The abrupt timing of this article is due to the fact that another such unfortunate incident recently came to the fore. This one involved India’s most prominent female squash player – Dipika Pallikal. But before that, it is important to note how fundamentally broken India’s sports system actually is.
It is only fair to say that the sporting structure in India is flawed.
Barring some of the country’s premier sports, such as Cricket and Badminton, pretty much every sport has suffered in one way or another.
Some disciplines have suffered from a lack of funding, while others have suffered from blatant corruption. The situation has escalated to an extent where it is no longer a surprise to see this kind of news.
The athletes suffer too, as a direct consequence of their disciplines suffering.
India has, for long mistreated those who represent us on the tracks and in the field; not giving them the recognition they deserve or providing them with a moment’s acknowledgement.
The ruling bodies and the fans are equally complicit in this situation, with both the parties failing to provide support to the country’s athletes. Take the example of the Indian Women’s cricket team. The team garnered huge support after their Final run in the last Women’s World Cup. And although the team stumbled at the final barrier, the support they received during the tournament felt as if Women’s cricket has finally turned on a new leaf in India.
However, a few months later, the situation is still the same. Fans have forgotten about the existence of the team whilst the authorities have half-heartedly tried to make the sport more popular.
The sad state of Women’s cricket was just an example. This kind of ignorance is not just limited to this particular sport but has affected many over the years.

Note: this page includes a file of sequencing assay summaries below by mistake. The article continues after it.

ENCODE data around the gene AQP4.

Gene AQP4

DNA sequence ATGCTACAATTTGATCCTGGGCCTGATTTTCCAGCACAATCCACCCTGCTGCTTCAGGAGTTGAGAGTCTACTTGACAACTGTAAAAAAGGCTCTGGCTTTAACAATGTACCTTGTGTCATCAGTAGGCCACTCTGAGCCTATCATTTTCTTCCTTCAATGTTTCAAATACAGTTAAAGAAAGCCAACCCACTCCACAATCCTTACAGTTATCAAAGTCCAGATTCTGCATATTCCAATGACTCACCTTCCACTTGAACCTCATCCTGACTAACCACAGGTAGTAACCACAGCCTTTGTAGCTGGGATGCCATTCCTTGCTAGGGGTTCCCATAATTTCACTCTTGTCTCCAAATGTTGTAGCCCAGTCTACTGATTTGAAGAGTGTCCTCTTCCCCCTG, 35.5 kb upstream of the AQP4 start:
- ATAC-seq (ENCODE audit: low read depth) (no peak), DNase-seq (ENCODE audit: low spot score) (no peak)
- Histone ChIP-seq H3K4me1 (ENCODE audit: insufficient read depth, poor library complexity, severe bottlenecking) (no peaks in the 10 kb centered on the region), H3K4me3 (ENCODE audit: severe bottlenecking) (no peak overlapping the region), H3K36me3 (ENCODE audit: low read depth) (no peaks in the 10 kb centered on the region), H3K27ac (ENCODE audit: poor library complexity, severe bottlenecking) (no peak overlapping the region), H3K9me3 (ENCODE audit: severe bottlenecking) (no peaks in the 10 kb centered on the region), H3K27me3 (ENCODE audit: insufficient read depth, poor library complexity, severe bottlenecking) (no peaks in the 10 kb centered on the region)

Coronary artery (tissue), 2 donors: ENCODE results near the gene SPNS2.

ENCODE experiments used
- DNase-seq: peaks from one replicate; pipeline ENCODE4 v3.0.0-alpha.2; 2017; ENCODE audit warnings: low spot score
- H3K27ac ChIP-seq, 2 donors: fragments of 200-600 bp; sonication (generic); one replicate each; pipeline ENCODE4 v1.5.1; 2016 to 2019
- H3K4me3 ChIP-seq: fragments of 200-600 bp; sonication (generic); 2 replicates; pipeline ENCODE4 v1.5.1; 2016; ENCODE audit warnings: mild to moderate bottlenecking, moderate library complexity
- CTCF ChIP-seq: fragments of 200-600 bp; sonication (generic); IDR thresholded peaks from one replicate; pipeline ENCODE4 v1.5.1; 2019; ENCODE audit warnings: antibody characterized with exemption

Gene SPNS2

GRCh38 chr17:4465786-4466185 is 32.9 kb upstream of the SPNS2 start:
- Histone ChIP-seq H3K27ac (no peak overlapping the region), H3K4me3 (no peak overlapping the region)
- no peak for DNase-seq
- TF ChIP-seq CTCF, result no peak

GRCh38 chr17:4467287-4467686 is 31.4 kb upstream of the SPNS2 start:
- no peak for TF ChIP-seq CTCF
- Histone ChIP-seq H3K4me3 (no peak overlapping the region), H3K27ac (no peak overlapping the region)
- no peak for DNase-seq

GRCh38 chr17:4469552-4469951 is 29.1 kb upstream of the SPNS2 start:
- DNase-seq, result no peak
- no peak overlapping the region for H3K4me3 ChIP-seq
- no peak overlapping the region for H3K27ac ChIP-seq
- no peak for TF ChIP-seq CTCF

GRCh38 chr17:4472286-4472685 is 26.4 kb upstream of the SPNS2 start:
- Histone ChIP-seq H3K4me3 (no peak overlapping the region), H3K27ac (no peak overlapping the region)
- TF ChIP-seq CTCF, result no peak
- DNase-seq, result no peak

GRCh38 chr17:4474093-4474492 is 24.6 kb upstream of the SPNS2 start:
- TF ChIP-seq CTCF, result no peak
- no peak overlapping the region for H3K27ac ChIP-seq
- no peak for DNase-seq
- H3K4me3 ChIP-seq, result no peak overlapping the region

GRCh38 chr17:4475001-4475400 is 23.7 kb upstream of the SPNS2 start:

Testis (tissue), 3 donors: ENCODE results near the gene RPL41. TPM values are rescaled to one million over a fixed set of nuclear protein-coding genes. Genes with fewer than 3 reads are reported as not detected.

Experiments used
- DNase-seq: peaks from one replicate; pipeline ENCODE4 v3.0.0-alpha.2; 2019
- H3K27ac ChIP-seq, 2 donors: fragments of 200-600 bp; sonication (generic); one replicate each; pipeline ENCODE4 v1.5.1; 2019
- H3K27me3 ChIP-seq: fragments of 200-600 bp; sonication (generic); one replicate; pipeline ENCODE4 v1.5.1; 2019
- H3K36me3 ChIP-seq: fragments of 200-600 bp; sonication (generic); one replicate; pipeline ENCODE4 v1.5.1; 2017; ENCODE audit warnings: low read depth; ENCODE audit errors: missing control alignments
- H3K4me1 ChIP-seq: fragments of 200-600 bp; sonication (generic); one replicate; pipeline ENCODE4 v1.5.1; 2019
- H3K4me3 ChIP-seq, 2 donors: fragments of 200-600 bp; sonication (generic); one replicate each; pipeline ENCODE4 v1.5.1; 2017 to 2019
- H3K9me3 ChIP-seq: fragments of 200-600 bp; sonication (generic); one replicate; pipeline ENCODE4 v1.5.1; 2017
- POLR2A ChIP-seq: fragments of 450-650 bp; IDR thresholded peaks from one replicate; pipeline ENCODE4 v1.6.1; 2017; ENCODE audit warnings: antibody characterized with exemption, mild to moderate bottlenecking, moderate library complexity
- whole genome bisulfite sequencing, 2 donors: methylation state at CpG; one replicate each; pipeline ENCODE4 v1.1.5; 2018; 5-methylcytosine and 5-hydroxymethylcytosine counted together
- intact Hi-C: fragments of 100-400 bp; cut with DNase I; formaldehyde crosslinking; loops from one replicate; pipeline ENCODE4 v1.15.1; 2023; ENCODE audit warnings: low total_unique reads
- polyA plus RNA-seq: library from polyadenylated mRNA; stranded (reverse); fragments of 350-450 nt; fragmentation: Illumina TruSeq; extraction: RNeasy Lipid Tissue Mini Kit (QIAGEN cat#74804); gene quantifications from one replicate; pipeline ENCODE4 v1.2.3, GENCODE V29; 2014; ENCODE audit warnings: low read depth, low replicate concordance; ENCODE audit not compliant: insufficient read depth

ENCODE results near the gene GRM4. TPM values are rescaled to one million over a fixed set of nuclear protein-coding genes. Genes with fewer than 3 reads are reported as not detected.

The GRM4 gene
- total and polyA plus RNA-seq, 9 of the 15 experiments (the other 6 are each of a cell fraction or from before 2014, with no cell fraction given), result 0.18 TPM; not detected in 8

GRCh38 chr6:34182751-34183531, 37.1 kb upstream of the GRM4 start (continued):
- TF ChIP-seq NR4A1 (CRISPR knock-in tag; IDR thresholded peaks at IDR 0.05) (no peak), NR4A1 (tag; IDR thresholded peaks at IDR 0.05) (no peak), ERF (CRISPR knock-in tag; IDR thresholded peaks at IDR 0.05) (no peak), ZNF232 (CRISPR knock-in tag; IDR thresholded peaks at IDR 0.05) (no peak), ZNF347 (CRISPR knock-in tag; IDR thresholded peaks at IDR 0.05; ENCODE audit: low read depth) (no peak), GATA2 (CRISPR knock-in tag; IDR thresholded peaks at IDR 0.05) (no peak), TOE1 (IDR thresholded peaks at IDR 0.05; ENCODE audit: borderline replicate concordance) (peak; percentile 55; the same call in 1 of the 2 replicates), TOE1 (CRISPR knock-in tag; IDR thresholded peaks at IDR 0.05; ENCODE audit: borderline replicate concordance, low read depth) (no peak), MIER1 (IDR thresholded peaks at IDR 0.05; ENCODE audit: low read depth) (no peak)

Nevertheless, ever so often, the tables turn and the athletes who have for so long suffered, become the antagonists. It is then, they, who exploit the system to gain an advantage over the ‘helpless’ system and the ‘innocent’ fans.
However, this sudden change of character by those who we look up to is not heroic in nature. It is rather distasteful and unethical.
The Case of Dipika Pallikal
News surfaced yesterday, August 15, that Pallikal had spoken about how the lack of a foreign coach will hurt India dearly. This story came at an especially bad timing, with the Asian Games due to start this Saturday. However, the Squash Racket Federation of India got back at Palikal’s claims of incompetence, by stating that the Squash star was using this opportunity to further her case against the federation.
Pallikal and the federation had locked horns previously after the Squash superstar was denied to bring her own coach on-board. SRFI believed that Pallikal’s anger was directed towards them “for not accepting her request to attest/ratify A. Parthiban as her coach to enable the latter to draw the financial benefits which come under the awards scheme.”
It was also revealed that Pallikal had tried to uplift her coach on prior occasions as well. “..she(Dipika) had nominated A. Parthiban as her coach in approaching the Sports Development Authority of Tamil Nadu (That did not require attestation of the Federation) and this helped A. Parthiban to receive the Rs 9 lakh benefit, thanks to the two silver medals that Dipika had won in the Commonwealth Games in Gold Coast, Australia early this year.”